Martin Engineering introduce STS belt cleaners
New Safe-to-Service belt cleaners help reduce risk and service time on heavy-duty conveyor systems
MARTIN Engineering have introduced a new family of heavy-duty conveyor belt cleaner designs that have been engineered so that the blade cartridge can be pulled away from the belt for safer access and replacement by a single worker.
Developed to secure both primary and secondary cleaners rigidly to the conveyor mainframe, the Safe-to-Service (STS) blades are initially available on the Martin QC1 HD and XHD primary cleaners, and the Martin SQC2S secondary cleaner.
‘Routine maintenance and replacement of blades that require reach-in or chute entry is an unpleasant and potentially dangerous task for workers,’ commented Daniel Marshall, product engineer with Martin Engineering. ‘We developed the STS system so operators could work on the product safely from outside the chute wall, without breaking the plane of entry.’
The system was originally developed for an international client who needed a safer method for workers to replace cleaner blades on a large conveyor system. After field-testing, operators found that the STS design reduced the risk of injury and required fewer workers to perform maintenance, contributing to greater overall process efficiency.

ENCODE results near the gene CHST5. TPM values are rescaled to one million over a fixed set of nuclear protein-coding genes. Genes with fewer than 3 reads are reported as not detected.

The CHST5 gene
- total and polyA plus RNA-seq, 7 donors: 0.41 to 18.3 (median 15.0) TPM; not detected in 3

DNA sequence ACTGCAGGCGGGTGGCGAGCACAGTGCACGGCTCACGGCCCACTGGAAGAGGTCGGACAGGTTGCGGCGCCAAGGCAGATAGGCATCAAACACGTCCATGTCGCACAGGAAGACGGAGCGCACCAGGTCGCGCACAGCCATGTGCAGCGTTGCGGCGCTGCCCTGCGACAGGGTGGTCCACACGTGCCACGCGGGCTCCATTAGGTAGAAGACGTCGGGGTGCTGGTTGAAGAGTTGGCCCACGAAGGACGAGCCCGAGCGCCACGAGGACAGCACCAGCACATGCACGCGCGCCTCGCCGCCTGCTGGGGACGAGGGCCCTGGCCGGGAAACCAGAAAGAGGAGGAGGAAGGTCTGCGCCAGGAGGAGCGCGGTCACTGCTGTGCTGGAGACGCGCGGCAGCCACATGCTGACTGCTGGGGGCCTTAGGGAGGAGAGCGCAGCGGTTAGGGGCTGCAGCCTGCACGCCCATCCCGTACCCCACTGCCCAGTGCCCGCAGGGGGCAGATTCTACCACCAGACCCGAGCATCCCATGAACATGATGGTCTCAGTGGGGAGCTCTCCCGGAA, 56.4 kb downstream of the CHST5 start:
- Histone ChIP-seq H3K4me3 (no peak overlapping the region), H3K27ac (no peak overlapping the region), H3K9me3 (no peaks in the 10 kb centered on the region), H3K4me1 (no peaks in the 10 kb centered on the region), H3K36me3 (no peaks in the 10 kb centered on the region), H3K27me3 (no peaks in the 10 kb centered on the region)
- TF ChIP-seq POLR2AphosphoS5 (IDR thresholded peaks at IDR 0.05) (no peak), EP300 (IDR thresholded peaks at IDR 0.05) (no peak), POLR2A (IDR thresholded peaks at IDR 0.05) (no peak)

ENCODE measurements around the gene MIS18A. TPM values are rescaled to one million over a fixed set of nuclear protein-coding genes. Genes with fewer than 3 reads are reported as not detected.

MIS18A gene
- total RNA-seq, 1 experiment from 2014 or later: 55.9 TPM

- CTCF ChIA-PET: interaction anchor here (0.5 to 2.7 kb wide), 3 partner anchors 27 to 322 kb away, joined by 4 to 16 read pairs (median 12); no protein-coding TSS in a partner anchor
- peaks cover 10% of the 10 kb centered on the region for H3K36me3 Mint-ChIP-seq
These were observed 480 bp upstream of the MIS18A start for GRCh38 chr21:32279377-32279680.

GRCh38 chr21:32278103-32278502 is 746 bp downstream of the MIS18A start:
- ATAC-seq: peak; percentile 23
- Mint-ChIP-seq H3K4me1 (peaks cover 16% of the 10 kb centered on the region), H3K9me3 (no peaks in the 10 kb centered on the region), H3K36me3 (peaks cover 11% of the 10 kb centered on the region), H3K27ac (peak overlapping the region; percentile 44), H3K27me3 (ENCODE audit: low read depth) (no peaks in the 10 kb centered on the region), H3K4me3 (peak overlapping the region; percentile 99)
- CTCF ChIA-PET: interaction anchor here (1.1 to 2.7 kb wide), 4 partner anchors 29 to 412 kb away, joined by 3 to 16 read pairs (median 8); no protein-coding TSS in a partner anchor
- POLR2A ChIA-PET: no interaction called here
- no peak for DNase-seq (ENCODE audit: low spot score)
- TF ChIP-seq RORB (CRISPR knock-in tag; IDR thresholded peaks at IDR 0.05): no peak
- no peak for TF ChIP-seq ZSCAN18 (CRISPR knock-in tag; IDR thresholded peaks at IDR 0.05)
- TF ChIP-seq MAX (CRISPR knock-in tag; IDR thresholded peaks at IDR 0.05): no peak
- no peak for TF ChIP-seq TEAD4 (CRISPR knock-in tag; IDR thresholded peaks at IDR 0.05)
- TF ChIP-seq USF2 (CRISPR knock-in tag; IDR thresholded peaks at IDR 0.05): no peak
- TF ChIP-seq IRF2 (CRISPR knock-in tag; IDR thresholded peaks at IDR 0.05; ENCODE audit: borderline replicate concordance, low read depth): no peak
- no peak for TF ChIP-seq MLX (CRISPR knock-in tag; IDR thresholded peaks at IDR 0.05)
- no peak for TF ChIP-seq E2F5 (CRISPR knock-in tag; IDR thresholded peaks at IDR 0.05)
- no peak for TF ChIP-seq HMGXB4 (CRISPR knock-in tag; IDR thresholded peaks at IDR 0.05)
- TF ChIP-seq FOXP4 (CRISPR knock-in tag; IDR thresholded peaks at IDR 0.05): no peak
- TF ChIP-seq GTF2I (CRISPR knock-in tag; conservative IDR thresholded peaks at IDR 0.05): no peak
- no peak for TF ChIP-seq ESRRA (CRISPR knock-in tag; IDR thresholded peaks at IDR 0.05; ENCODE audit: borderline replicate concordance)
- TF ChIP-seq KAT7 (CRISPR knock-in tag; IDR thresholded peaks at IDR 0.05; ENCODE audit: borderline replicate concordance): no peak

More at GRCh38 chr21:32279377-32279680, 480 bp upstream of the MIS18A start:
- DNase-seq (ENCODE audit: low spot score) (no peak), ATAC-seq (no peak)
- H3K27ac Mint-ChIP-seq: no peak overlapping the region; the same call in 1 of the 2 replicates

Made of rigid steel, the STS manifold is a circular mandrel fitted with a square shaft on which the blade cartridge is attached. Dual tensioners separately adjust either end of the patented constant angle radial pressure (CARP) blade on the primary cleaner and the cushioned reversible blade on the secondary cleaner, for a tight, consistent seal on the belt.
Designed for conveyor speeds up to 1,200 feet/min (6.1 metres/s) and belt widths from 18in to 120in (457mm to 3,048mm), the STS system is said to be well suited to heavy-duty applications in industries such as mining, quarrying and coal handling.
‘Part of innovation is not only better mechanical performance, but also improved workplace operations,’ said Mr Marshall. ‘We’ve found that, in our pursuit to engineer a safer component, efficiency naturally follows.’
The STS design eliminates many of the factors that expose workers to potential injury. To remove the blade cartridge, operators bring the conveyor to a full stop and make sure that no loose material is near the header.
Once the area is deemed safe, using appropriate lock-out/tag-out procedures, the blade cartridge is disengaged from the tensioner and pulled out far enough to remove the quick-release pin. The blade is then replaced, the pin reset, the rack pushed back into position and the tensioner re-engaged.
A single experienced maintenance technician can typically perform the replacement operation, resulting in a significant reduction in the total man-hours involved and allowing valuable labour to be deployed elsewhere.
‘Alhough the STS is currently geared toward heavy-duty conveyor systems, we’re working on expanding the technology to accommodate more of our product line,’ Mr Marshall revealed. ‘Our ultimate goal is to reduce and eventually eliminate reach-in and chute-entry injuries related to blade cleaning and maintenance.’